I haven’t dyed Easter eggs since I was a little girl. Since my daughter just turned three and is starting to be more interested in craft projects, I thought this would be a great excuse to mess around with a few different ideas. I hate the smell of vinegar, so I wanted to try something besides the store-bought kits and color tabs. Pinterest to the rescue! I found so many really cool ideas, and decided to try out a few of the easier ones to see how well they work. Read More We Try It: Pinteresting Easter Eggs
Good morning, Persephoneers! It’s Thursday again already, which means we’re all in the home stretch of this week. Yay! We’ve got a pretty good day in store for you, lots of good pieces to read are stashed in the hopper. Plus, day 3 of Middlemarch voting @7p EST. Read More TDG: 3/3
The only way to become a writer, is to, well, write. It comes more easily to some than to others, but creating the right environment can help encourage the hesitant. Once children discover that words mean something, they have an intense desire to get their point across in writing as well. For children ages two through six, there are many ways to foster the desire to write. There are a few rules I’ve come up with to help your child become the best writer he can be:
The first rule to raising a writer is to make writing available.
From an early age, let your child write with crayons, markers, pencils and pens. Yes, sometimes it’s messy, but with a little coaching they will learn where to write (the paper) and where no to write (the door). Easels, chalkboards, and sidewalks are also great places to encourage writing. The great thing about a dry erase board or a chalkboard is that nothing is permanent. Erasing and writing something again is fun for the young child, and practice is what all young children need. At first, it’s scribbling. It will develop into random letters, then phonetic writing (writing how things sound, not how they are properly spelled), and then, finally, words anyone could read.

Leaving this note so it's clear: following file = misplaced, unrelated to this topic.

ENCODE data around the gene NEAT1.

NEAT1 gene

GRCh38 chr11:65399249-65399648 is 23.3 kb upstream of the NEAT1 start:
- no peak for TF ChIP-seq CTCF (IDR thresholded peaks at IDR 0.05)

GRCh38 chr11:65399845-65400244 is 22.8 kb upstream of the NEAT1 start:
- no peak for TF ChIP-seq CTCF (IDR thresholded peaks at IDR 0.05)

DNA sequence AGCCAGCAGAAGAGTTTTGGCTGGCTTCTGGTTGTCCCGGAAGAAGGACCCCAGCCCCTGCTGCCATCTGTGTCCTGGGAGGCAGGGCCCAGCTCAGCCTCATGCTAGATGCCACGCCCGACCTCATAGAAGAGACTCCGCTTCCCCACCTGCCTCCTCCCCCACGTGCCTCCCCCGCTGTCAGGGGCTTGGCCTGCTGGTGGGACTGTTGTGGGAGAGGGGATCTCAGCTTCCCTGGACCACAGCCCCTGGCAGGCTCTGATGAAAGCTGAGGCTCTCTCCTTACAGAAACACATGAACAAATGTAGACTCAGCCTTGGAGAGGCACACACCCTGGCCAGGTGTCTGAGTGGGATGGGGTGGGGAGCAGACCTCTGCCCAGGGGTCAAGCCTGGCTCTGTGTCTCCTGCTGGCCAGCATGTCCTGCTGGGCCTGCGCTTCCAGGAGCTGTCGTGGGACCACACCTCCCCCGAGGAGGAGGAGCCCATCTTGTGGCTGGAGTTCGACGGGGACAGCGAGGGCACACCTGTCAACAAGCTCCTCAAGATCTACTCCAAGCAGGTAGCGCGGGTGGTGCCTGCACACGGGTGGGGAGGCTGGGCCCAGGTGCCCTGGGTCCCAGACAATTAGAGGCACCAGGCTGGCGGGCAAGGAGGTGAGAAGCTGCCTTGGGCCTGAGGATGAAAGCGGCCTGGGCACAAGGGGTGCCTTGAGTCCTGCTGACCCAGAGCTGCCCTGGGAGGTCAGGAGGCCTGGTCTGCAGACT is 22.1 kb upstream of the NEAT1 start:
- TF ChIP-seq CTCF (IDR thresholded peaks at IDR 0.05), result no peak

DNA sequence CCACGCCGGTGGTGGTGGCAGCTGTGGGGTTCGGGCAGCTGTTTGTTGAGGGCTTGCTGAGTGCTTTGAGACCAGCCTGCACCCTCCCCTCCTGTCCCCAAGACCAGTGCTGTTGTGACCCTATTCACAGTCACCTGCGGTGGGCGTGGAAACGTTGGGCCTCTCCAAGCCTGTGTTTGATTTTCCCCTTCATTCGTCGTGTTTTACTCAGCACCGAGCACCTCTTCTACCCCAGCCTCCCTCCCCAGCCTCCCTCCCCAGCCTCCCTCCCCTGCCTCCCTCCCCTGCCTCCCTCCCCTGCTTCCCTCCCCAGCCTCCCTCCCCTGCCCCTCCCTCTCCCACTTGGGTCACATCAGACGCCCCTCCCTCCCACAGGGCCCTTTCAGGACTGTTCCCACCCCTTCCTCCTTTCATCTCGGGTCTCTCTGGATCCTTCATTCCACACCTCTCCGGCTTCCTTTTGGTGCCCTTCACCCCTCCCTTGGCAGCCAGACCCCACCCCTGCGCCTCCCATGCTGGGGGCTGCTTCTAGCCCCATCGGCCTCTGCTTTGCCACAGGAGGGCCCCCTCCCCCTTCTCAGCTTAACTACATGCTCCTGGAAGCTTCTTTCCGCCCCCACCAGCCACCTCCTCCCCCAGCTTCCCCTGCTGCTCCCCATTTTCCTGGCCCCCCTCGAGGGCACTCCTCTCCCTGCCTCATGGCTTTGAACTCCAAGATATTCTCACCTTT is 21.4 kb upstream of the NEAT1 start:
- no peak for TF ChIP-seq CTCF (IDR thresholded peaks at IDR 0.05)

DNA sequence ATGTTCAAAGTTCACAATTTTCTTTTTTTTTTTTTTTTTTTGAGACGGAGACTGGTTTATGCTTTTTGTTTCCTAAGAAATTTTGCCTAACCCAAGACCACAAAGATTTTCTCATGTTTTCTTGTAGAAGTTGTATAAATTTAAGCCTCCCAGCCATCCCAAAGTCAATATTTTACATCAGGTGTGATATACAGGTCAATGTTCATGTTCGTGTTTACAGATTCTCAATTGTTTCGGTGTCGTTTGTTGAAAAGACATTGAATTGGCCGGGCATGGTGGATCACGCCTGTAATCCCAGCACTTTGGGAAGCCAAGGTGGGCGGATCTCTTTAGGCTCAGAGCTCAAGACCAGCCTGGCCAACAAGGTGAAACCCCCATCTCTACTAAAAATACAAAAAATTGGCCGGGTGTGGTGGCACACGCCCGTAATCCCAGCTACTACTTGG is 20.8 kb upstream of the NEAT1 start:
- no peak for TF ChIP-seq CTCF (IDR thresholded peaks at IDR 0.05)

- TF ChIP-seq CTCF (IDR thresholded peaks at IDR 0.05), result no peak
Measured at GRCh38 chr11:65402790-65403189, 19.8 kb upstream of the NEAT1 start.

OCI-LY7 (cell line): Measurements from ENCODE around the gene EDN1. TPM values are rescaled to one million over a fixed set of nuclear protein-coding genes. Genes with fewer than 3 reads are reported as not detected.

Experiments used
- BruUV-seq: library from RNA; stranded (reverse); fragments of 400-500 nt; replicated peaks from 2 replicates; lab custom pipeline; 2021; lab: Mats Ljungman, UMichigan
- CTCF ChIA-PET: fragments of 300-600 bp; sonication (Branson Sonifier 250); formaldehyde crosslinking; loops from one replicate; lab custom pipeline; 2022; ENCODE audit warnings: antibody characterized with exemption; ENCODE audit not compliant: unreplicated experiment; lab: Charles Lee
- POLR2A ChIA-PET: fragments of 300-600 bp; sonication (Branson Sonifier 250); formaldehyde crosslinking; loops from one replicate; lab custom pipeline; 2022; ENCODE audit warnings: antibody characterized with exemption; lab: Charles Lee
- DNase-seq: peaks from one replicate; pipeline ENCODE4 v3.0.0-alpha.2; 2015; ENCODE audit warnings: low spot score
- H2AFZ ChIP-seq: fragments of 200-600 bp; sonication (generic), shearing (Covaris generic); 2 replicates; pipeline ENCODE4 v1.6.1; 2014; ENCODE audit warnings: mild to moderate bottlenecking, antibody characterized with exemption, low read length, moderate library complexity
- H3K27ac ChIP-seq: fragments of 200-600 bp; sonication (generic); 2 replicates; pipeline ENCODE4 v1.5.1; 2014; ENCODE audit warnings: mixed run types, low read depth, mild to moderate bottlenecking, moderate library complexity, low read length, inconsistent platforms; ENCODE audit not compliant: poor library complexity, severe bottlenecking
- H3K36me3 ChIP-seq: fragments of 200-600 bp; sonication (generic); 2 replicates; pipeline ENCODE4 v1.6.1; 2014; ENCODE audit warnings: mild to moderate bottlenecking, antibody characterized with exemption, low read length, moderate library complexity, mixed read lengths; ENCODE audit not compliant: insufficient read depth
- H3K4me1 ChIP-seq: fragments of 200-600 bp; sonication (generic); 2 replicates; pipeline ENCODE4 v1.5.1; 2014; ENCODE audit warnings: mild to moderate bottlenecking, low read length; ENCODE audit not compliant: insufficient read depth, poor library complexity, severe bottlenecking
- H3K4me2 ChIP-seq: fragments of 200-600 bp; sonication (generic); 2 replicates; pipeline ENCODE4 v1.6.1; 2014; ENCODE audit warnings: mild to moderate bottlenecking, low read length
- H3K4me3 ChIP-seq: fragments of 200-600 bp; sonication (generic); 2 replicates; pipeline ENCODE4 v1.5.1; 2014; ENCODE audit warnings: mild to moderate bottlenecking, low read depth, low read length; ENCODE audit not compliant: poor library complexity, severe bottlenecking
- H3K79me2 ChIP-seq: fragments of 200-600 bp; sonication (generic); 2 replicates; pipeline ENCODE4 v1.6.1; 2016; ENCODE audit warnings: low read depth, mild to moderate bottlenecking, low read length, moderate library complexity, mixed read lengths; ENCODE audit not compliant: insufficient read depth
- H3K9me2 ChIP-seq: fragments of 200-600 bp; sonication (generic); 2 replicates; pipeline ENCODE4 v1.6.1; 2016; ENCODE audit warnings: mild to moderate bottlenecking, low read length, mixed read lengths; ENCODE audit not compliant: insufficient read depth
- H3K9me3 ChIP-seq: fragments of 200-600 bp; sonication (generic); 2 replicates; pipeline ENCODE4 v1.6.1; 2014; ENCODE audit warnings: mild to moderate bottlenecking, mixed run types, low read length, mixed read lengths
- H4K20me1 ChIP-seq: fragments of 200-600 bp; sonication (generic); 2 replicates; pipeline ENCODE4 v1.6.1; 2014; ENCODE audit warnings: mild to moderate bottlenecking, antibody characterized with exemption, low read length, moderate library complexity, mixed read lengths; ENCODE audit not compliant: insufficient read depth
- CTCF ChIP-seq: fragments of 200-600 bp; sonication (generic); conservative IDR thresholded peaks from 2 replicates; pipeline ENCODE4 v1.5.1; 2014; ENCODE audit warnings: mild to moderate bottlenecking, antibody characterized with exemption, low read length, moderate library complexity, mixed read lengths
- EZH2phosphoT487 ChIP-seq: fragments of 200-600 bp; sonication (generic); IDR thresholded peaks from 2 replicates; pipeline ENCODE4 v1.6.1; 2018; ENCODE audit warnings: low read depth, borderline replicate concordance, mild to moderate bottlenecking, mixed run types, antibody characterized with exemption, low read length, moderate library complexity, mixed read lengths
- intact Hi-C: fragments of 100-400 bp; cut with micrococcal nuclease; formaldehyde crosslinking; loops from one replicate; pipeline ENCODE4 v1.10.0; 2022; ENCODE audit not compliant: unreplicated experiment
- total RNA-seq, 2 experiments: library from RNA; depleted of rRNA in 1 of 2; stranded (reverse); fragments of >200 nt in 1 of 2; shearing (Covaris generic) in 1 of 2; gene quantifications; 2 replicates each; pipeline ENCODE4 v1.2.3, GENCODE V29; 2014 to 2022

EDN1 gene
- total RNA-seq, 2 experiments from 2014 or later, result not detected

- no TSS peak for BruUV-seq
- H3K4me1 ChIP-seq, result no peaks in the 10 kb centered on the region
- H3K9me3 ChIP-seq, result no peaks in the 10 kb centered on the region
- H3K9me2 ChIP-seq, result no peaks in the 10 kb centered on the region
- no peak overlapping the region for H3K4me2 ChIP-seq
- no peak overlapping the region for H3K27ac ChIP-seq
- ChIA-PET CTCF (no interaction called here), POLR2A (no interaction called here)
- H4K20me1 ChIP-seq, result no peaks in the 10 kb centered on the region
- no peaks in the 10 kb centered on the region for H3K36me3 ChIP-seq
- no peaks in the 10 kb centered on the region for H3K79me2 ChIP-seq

While your child is refining the mechanics, provide letter magnets or another letter activity where he can manipulate the letters to create words. This helps him to express himself in written word without being hindered by the mechanics of writing.
The second rule (or maybe it should be the first) is not to criticize or over-correct.
There is a lot going on in a child’s brain when they decided to write something. First, they have to have an idea in mind. Then they have to get their arm, hand and fingers to cooperate in communicating that idea. It’s okay if the letters aren’t formed correctly. It’s okay that the letters start on the right and work toward the left. It’s okay if the entire word is printed backwards. In the early phases, just getting letters onto the paper is the goal. If you have no idea what your child has written, just ask him to read it to you. As your child gets older, he’ll start to find his own mistakes.
The third rule is to model all of the ways we use writing.
Make sure your child sees you writing out birthday cards, shopping lists, to-do lists, and yes, even typing blog posts. By showing him these things, you’re demonstrating how we communicate via the written word. Once he is old enough, give him notepaper, notebooks and interesting writing implements. Involve him in sending holiday cards, writing out a list of birthday party guests and a wish list for an upcoming holiday. Again, it’s okay if it’s not perfect. Chances are. your child knows it’s not perfect, but he’s trying his best.
The main thing to keep in mind is not to keep the mechanics of writing from letting your child communicate in written form. It takes a long time to gain the fine motor control needed to write on even primary paper with the dotted line in the middle. By providing practice, modeling, and giving plenty of encouragement, you’ll be supporting your child in learning this very important skill.